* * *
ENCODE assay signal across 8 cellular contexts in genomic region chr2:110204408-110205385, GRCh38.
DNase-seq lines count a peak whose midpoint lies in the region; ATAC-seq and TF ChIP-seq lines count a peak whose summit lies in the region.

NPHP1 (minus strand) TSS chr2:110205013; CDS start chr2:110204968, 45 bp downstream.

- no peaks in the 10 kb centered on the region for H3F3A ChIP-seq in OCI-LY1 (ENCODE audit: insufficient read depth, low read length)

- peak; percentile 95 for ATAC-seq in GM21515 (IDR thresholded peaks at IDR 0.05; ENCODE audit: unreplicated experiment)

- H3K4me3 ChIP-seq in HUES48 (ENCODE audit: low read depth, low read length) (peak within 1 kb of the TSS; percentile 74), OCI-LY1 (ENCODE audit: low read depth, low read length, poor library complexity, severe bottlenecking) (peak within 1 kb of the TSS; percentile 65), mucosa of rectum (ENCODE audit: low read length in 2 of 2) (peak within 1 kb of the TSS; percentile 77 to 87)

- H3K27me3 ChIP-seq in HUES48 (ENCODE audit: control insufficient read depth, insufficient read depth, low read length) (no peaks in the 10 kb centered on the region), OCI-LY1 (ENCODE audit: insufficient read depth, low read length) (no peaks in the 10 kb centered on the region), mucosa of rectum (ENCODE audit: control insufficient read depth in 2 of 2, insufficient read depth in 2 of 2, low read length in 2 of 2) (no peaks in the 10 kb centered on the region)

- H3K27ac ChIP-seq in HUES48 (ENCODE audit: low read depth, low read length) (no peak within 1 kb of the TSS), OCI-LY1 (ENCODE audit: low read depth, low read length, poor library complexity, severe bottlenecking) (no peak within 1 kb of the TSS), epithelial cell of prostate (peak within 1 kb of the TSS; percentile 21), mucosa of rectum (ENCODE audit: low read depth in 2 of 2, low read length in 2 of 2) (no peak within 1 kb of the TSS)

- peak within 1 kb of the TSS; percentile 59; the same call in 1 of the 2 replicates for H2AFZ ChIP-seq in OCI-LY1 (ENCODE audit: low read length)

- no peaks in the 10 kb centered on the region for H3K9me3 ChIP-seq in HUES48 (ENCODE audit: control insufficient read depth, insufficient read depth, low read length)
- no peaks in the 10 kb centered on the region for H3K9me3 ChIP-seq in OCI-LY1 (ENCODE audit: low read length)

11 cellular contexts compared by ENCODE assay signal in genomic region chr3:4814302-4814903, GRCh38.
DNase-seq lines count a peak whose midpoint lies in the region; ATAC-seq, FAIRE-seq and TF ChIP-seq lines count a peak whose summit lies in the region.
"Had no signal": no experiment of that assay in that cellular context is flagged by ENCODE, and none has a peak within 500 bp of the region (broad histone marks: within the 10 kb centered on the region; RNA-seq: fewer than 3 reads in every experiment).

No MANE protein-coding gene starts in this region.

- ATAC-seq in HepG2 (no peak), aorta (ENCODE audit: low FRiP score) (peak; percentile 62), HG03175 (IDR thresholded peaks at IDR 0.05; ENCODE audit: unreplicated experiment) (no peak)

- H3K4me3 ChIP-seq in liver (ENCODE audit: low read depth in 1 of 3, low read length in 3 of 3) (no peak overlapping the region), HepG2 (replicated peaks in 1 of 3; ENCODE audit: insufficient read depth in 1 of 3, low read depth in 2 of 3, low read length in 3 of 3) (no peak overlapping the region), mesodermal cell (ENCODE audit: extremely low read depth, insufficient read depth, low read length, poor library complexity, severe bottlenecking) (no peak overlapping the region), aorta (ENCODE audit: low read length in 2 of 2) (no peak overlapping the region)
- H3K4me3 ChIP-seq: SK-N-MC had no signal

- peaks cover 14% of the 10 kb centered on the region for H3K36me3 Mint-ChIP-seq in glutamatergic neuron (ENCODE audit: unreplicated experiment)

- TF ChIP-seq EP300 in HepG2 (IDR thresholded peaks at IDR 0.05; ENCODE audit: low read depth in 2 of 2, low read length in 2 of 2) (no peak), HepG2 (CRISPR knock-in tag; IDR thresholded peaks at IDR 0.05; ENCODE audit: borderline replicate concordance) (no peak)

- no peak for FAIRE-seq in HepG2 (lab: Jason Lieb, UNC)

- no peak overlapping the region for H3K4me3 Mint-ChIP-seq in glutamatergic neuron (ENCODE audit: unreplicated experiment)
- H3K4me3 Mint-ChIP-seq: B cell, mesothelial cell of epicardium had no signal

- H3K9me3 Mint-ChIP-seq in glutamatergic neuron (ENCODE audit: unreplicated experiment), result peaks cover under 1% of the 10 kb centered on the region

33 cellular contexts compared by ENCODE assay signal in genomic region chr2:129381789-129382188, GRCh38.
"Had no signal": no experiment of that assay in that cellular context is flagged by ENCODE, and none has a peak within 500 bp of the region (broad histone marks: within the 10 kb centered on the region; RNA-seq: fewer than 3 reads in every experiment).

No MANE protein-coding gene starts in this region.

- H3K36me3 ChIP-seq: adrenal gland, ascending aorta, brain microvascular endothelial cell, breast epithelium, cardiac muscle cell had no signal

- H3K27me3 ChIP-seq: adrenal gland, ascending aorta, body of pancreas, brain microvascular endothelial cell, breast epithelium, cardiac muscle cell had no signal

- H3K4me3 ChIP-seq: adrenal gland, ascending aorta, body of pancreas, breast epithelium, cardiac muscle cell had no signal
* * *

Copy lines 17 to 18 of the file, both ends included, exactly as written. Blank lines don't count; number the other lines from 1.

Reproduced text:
- H3K4me3 ChIP-seq in liver (ENCODE audit: low read depth in 1 of 3, low read length in 3 of 3) (no peak overlapping the region), HepG2 (replicated peaks in 1 of 3; ENCODE audit: insufficient read depth in 1 of 3, low read depth in 2 of 3, low read length in 3 of 3) (no peak overlapping the region), mesodermal cell (ENCODE audit: extremely low read depth, insufficient read depth, low read length, poor library complexity, severe bottlenecking) (no peak overlapping the region), aorta (ENCODE audit: low read length in 2 of 2) (no peak overlapping the region)
- H3K4me3 ChIP-seq: SK-N-MC had no signal